Published April 28, 2011
TOKYO – The head of the American Red Cross, who has visited earthquake zones in Haiti and China, said Thursday that she was overwhelmed by the "miles and miles" of devastation along Japan's tsunami-battered northeastern coast.
"The (power of the) ocean was just furious. Everything we saw was strewn in small pieces," Gail McGovern said in an interview with The Associated Press at the headquarters of the Japanese Red Cross Society. "When you start walking around, you can see a doll or a kid's bicycle or a teacup. It just strikes home that this is so personal."
Wrapping up a four-day visit to Japan, McGovern said the $187 million received in donations and pledges from the American public for tsunami relief is being used initially to buy essential household appliances for people who lost their homes and are now living in temporary housing.
Nearly seven weeks after the March 11 disaster, some 130,000 people are living in evacuation centers, two of which McGovern visited.
So far, nearly 3,000 temporary apartments have been built, with another 17,700 under construction, the prime minister's office said. By the end of August, authorities aim to have built 72,000.
The Japanese Red Cross plans to supply each prefabricated 320-square-foot (30-square-meter) house with six household appliances: a refrigerator, washing machine, rice cooker, microwave, television and electric tea kettle. The project is being funded by contributions from the global Red Cross network.
This will enable people to "get some sense of independence and out of the evacuation centers," said McGovern, who is president and CEO of the American Red Cross.
In the initial relief phase, U.S. donations also helped its Japanese partner provide medical care for thousands of people, relief items like blankets and helped people find missing loved ones.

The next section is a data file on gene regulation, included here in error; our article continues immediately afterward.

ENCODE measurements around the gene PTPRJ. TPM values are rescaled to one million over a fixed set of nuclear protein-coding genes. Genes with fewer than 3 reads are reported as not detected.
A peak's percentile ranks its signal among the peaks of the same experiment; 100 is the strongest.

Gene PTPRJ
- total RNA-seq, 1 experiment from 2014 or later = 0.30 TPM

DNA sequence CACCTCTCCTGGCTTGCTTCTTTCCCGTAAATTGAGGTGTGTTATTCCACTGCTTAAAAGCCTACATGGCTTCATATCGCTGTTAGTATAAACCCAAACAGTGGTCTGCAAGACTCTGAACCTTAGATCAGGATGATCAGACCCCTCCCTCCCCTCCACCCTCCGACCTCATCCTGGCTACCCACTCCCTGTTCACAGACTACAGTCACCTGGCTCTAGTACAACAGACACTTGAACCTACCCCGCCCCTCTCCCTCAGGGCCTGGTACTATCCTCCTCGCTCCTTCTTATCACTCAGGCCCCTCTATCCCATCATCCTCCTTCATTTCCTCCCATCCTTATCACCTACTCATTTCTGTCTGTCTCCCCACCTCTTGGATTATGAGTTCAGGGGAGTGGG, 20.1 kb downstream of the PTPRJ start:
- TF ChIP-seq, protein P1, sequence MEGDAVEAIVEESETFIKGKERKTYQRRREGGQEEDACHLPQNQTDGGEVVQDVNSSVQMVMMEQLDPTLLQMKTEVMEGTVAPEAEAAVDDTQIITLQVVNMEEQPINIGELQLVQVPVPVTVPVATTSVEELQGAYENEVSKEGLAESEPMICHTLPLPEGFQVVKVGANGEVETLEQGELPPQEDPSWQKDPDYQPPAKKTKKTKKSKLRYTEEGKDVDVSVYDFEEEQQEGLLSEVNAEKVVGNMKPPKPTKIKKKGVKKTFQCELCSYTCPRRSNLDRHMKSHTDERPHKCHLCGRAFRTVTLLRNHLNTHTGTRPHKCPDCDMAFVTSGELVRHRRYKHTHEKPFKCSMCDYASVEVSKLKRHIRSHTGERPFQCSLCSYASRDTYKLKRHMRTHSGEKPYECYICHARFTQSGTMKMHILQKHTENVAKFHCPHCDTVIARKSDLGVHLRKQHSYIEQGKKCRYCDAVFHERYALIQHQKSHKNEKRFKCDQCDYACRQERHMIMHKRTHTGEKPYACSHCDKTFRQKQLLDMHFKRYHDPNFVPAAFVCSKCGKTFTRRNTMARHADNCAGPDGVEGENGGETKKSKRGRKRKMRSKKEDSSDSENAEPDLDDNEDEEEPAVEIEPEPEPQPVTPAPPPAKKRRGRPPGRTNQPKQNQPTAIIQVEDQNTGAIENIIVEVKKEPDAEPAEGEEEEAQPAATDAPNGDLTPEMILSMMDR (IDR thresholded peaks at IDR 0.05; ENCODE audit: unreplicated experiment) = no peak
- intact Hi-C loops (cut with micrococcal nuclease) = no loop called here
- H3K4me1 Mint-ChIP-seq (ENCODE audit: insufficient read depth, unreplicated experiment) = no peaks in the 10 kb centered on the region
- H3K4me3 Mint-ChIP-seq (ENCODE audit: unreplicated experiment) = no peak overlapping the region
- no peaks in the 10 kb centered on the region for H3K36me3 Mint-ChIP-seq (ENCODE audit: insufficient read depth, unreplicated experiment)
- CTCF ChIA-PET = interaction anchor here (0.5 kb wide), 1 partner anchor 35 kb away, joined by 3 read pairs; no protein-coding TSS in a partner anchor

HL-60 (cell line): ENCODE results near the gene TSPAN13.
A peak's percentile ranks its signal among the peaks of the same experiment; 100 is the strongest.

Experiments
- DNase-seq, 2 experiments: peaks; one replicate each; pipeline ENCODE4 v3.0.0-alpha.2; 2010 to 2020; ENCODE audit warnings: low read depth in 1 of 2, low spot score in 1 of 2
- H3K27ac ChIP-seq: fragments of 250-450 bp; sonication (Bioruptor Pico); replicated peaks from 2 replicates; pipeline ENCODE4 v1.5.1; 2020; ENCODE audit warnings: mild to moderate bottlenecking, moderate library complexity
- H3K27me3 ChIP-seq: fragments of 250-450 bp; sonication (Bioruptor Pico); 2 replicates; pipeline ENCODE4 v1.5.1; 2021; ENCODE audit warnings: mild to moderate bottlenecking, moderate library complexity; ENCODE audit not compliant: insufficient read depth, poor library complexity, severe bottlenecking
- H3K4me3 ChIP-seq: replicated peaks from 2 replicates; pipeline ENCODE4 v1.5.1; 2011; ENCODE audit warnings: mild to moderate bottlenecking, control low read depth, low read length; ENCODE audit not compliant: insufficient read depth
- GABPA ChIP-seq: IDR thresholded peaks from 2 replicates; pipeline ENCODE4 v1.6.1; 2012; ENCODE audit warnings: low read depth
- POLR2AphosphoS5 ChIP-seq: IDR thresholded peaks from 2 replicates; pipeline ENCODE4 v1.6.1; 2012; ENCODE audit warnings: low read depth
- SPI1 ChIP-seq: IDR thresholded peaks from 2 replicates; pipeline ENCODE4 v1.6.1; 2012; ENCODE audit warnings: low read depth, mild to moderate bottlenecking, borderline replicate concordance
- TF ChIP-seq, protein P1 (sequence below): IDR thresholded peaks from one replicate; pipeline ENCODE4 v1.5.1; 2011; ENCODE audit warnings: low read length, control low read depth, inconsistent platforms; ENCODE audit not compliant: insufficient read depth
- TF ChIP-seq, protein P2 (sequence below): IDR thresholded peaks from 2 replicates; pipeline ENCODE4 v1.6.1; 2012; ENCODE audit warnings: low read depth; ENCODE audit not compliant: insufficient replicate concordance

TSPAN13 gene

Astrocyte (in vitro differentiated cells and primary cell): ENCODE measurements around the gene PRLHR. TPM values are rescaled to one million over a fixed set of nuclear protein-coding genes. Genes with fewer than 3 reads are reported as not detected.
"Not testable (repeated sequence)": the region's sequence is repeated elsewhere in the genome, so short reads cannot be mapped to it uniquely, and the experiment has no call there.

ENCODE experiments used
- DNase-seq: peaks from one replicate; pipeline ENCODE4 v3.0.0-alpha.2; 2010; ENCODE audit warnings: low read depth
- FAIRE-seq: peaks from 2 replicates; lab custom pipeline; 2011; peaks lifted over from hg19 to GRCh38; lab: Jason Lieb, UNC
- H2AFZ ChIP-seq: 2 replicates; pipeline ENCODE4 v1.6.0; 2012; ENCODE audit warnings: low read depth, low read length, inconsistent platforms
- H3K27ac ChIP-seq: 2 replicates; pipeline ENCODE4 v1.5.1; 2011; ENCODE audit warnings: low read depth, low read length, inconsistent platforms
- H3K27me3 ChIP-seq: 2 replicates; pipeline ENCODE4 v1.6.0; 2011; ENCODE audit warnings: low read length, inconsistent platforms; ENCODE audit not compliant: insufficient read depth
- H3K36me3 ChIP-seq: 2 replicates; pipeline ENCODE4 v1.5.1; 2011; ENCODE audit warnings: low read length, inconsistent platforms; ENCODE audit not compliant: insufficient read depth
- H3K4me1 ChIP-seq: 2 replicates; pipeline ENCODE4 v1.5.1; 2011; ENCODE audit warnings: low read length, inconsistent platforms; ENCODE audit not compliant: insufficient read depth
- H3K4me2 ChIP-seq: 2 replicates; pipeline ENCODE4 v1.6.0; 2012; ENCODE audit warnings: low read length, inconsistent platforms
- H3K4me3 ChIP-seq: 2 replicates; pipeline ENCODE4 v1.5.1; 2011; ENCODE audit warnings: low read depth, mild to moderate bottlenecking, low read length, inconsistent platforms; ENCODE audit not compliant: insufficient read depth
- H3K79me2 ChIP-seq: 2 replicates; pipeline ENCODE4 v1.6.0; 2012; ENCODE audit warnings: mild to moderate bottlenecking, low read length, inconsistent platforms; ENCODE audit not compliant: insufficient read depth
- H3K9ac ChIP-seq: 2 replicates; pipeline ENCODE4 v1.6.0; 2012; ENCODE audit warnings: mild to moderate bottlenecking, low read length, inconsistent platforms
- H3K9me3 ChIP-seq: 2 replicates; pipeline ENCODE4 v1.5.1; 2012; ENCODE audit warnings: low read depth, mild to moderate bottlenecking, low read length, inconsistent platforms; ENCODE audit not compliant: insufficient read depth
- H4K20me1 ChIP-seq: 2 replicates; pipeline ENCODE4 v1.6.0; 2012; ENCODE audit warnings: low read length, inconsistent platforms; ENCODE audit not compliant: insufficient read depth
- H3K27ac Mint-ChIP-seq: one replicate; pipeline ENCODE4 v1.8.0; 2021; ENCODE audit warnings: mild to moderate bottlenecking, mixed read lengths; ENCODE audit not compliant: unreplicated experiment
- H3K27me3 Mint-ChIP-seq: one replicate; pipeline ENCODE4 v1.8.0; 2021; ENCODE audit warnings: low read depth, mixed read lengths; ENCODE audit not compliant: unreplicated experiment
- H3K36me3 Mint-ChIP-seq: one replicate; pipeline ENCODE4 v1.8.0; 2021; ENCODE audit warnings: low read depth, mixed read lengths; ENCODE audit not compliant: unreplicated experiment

Reviewing how the U.S. gifts are being spent was a key reason for McGovern's trip. The organization was criticized for its handling of gifts after the 9/11 terror attacks and its response to Hurricane Katrina in 2005. In contrast, though it was by far the leading recipient of American donations for relief efforts after the Haiti quake, it incurred no major criticism for its handling of those funds.
The Japanese Red Cross is tracking funds in this disaster and reporting back to its U.S. partner.
"We are completely committed at the American Red Cross to make sure that they would feel proud about how the money is being spent," McGovern said.
About $100 million of the $187 million pledged has already been collected and sent to the Japanese Red Cross, she said.
The Japanese Red Cross has received donations from around the world totaling $178 million, with more pledged, according to John Sparrow, Asia-Pacific spokesman for the International Federation of the Red Cross and Red Crescent Societies.
McGovern said other possible projects for American donations are constructing a prefabricated hospital and rebuilding a nursing school that was destroyed by the tsunami.
Overall, the disaster is believed to have killed nearly 26,000 people.